How Baptiste Masotti prescribed squash as his career calling

March 16, 2023 - 7:20am
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LONDON — Every so often, the answer to where players first started out in the sport yields an unexpected answer. Baptiste Masotti, who played his 250th match on tour this week at the Canary Wharf Classic, is no different. “I was playing in my doctor’s squash court,” says Masotti. 

Born in Niort, in the mid west of France, the town was shorn of courts until a squash fanatic local doctor who knew the Masotti family built one on his surgery premises.

“I started pretty late in squash as an 11-year-old,” Masotti told Squash Mad on the East Wintergarden sidelines this week. “My doctor had a court in his office. He is a big fan of squash and so built one himself and my first coach came twice a week.” 300w, 150w, 768w, 696w, 1068w, 1536w, 1392w" sizes="(max-width: 696px) 100vw, 696px" data-recalc-dims="1" />
Baptiste Masotti savours a Classic win PIC: PSA World Tour

Ten years on from his first match on tour, Masotti is on the fringes of the top 20 [he has a career high of 19] and part of a stable of emerging French players alongside Victor Crouin.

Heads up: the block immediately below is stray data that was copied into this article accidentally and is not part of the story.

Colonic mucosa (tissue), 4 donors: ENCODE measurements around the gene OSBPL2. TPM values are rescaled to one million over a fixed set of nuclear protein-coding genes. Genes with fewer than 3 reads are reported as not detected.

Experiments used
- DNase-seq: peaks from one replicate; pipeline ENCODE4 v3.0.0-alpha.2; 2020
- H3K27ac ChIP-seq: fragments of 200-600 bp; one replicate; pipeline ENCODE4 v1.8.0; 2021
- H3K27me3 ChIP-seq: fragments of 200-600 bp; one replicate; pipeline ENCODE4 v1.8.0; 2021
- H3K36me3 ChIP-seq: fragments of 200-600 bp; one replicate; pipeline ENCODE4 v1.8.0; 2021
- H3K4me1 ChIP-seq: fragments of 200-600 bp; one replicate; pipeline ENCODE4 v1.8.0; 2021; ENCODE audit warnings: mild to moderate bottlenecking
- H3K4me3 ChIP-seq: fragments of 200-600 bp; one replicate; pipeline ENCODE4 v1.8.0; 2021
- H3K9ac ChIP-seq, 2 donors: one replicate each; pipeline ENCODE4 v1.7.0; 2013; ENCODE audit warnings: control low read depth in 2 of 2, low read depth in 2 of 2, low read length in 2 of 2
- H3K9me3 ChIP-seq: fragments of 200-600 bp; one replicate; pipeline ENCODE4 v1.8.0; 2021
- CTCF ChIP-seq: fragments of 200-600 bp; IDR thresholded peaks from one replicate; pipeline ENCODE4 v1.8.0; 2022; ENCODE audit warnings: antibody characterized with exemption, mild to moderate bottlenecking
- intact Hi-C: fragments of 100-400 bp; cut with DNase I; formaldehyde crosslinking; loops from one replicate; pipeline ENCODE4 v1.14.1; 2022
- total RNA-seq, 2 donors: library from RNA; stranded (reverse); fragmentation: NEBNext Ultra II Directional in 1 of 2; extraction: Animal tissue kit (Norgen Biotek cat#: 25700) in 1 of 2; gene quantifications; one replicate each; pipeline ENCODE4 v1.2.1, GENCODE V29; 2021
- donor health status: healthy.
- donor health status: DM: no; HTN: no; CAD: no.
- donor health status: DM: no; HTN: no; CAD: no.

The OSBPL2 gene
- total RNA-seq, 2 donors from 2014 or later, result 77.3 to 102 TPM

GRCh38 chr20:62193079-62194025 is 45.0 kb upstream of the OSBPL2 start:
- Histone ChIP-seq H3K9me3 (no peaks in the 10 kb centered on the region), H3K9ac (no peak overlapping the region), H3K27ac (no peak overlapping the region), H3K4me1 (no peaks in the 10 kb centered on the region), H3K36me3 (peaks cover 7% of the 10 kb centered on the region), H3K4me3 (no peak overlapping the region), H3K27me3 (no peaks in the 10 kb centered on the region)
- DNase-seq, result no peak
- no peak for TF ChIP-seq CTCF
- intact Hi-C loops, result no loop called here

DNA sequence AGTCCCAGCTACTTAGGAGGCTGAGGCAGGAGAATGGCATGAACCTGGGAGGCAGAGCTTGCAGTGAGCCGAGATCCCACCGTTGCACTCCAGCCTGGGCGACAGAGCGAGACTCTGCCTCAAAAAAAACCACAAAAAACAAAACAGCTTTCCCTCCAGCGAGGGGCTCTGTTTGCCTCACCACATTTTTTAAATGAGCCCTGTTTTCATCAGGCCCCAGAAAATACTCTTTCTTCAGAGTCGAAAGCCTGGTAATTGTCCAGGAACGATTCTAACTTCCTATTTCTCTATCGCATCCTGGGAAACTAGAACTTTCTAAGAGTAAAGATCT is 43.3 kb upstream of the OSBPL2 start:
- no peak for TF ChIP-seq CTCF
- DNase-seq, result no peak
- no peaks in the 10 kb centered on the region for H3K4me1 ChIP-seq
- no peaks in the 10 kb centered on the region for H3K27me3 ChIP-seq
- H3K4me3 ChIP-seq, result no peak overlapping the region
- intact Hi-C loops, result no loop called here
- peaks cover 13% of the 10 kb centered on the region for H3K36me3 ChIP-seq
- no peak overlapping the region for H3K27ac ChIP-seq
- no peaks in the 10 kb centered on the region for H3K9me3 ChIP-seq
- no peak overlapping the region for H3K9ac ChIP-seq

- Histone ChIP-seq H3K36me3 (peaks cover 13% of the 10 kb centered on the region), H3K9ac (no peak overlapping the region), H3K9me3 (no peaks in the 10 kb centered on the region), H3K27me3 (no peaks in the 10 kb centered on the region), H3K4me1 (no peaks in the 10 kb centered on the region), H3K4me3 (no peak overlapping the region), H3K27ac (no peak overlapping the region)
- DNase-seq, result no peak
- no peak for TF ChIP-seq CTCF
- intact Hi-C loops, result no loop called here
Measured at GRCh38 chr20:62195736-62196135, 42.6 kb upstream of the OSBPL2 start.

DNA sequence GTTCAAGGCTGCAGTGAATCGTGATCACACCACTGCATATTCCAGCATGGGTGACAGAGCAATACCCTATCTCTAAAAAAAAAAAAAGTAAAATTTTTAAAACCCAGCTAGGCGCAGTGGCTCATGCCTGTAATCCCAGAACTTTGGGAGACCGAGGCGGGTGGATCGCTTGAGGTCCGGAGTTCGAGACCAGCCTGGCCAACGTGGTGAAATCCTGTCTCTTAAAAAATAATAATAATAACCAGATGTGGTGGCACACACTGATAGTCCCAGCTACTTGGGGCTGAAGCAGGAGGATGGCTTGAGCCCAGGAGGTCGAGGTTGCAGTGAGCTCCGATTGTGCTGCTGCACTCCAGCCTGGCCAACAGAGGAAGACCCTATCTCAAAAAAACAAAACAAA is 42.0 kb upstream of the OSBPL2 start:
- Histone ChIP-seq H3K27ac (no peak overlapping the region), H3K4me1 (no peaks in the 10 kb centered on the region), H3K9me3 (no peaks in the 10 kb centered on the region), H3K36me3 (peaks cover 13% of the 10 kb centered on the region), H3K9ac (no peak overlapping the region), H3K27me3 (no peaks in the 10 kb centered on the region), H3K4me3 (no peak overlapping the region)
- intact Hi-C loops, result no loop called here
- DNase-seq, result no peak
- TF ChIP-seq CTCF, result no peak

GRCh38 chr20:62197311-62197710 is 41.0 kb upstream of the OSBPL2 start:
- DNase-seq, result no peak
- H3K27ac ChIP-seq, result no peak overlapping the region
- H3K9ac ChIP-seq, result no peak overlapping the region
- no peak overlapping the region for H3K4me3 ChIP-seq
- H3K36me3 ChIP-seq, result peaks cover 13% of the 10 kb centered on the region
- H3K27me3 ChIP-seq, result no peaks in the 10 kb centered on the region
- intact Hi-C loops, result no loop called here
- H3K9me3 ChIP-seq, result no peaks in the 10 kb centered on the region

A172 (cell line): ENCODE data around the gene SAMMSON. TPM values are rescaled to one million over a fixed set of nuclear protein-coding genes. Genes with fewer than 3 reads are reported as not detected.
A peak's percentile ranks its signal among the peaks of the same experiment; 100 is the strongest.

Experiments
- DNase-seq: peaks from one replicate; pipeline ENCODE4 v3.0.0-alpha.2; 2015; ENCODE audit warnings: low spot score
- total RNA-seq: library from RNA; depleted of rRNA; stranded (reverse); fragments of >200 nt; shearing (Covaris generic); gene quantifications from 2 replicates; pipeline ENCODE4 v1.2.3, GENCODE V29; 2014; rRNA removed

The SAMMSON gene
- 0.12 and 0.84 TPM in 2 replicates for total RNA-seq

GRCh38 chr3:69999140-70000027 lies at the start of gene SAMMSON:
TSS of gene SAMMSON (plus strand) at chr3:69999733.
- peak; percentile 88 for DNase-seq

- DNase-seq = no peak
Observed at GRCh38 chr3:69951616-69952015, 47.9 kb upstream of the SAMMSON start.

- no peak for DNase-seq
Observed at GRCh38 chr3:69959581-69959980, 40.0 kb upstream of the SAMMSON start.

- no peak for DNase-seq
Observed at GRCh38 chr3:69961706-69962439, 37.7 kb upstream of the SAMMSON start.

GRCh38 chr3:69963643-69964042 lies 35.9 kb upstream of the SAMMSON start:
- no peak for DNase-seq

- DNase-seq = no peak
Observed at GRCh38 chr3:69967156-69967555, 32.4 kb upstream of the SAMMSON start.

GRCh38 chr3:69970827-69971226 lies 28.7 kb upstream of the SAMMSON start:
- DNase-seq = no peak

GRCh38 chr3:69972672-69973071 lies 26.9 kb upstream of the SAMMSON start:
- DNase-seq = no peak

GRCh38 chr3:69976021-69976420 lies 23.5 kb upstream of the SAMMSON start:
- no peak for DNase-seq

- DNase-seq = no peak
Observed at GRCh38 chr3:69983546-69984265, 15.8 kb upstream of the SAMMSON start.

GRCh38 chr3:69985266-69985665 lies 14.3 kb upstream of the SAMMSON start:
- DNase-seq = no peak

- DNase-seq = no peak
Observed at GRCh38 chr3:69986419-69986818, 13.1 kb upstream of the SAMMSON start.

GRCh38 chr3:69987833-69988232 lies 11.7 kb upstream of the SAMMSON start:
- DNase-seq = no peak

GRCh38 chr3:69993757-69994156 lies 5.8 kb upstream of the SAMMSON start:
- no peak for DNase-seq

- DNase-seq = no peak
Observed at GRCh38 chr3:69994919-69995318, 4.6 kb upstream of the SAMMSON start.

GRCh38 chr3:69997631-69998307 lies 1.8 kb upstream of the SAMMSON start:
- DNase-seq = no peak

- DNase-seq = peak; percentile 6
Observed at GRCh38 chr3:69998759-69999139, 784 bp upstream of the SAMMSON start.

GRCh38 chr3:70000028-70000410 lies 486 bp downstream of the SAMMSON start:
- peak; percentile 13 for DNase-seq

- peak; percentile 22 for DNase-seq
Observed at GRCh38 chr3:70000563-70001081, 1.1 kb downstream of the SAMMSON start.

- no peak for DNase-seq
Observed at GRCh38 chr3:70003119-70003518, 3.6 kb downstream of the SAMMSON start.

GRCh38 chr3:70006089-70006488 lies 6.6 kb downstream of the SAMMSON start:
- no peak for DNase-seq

He first left home to La Rochelle, one hour away from Niort, as a young teen before moving to Aix-en-Provence at 16. He turned professional a year before Covid and started to focus full-time on the sport as his bachelor and Masters in commerce and marketing came to an end. 

It has, he says, been a long journey while there was a reward to savour this week when he took out Egyptian Marwan ElShorbagy in front of his watching father Jean-Michel, a former nationally-ranked player.

“My dad was there for the second round and to play in front of him at this location was huge for me,” he admits. “My parents sacrificed a lot of things to help me live my dream. 300w, 150w, 768w, 696w" sizes="(max-width: 696px) 100vw, 696px" data-recalc-dims="1" />

“I left home when I was a young guy and to play in this location is electric and what we are training for every day. I can’t eat with them on Sunday and try to see them quite often but it’s not that easy. I’m happy that I can show them we made the right choice together.”

Masotti, 27, is relishing the current uptick in French squash success. “We have a big group in the south and it’s great for us,” he adds. “Victor pushes us on and we are trying to get into the top 10 as soon as we can. All together we are trying to get to the top.

“We are thankful to have Renan [Lavigne, national coach] in France. He is a true fighter and a clever guy. He knows how to work smartly and he knows what it is to make the top 20. He is very focused and dedicated to us.